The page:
Saturday, October 31, 2015

Favorite Films: "The Fly" (1986)

No, director David Cronenberg has said, his disquieting, compulsively watchable remake of The Fly isn't about the AIDS crisis that was at its height in 1986, when he made the film.  It was intended, Cronenberg said, to be about the horrors of disease in general.

Yet nearly 30 years later, it's almost impossible to watch The Fly and not think of how terrified the world was of that particular disease and the way, before science learned how it could be controlled, ravaged both body and mind with staggering swiftness.

With movies like Rabid and Videodrome, Cronenberg had already become well-known for his mastery of the sub-genre of "body horror," movies that showcased the singular fright that comes with recognizing human biology is all too frequently out of our control.

Although The Fly is a movie based on a science-fiction concept, it's not strictly a sci-fi film, and there's something shockingly relatable about what happens both to scientist Seth Brundle (Jeff Goldblum) and journalist Veronica "Ronnie" Quaife (Geena Davis).  Brundle has been working in secret on a project to teleport items 15 feet across a room, from one sleekly designed pod to another.  Ronnie is stunned by what she sees, and wants to write a book about Brundle's work.  They fall in love.  When Brundle successfully teleports a baboon, they celebrate.  Then, in the moment that makes The Fly work so well, Ronnie leaves him.

Her old boyfriend is trying to cause trouble.  She wants to make him go away.  Brundle is jealous and worried.  She tells him not to be.  "I do have the residue of a former life, you know," she tells him.

Angry, scared, afraid to be lonely, Brundle gets drunk and impulsively tests the teleportation device on himself.  A fly gets into his pod.  The computer doesn't know what to do with two pieces of material to teleport, so it fuses them together and turns Seth Brundle into Brundlefly.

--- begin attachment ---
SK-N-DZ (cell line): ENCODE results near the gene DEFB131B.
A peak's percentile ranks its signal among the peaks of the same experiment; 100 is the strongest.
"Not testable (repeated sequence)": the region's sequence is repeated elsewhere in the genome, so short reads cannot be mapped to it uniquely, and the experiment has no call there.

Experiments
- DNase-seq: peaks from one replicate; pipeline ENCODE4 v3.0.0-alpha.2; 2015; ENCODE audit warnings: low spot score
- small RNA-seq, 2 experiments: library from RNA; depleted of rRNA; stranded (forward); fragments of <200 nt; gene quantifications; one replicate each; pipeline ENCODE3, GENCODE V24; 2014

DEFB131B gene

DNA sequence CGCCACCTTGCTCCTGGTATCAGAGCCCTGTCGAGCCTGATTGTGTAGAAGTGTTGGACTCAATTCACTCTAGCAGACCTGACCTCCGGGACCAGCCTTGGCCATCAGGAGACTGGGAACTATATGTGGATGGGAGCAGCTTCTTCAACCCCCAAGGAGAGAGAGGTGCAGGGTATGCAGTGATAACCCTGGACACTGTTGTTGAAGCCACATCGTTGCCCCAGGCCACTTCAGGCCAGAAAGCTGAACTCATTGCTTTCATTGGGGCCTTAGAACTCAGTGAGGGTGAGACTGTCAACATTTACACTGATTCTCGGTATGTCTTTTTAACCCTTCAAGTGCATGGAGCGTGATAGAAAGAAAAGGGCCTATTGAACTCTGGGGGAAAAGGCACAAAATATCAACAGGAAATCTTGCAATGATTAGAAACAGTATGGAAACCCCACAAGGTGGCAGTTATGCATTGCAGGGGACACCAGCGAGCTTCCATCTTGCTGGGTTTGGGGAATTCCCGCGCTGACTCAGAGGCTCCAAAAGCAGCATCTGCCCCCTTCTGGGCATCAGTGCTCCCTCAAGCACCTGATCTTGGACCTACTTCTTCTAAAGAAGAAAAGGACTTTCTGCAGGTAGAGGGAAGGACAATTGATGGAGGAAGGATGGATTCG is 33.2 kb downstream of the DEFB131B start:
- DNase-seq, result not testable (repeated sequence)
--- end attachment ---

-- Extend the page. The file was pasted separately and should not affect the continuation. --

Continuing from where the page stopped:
The change doesn't happen all at once.  It begins with a small mark on Brundle's body, a hair growing out of his back.  Ronnie notices it when she comes back to him -- which is what she promised he would do  But Brundle is just a man like any other.  He doubted her, and in a moment of weakness and fear, he did something he comes to regret -- an indiscretion that comes with a huge price.

In those terms, The Fly does very much feel like a direct commentary on AIDS. Notably, the film doesn't pass judgment on Brundle's transgression; it goes out of its way to use it as a way to humanize this odd, off-putting scientist.

As Brundlefly grows, Ronnie notices, and she wants to help him -- but he pushes her away, he wants to deteriorate in isolation.  And then, as things get worse, he needs her back.  She is the only person who knows what he is going through.

Ronnie returns to Brundle's lab and sees the frightful, horrific monster he has become.  Pieces of his body are falling off.  Tumors grow everywhere on his body.  He can barely walk.  His discolored body is filled with ticks and twitches.  Brundle admits that calling Ronnie was a mistake.  He thinks she should leave.  Instead, she hugs him.

It's a beautiful act of humanity.  Ronnie is not afraid of Brundlefly.  That hug takes The Fly into territory most horror films never attempt: The monster is still human, and is filled all-consuming fear, self-loathing and regret.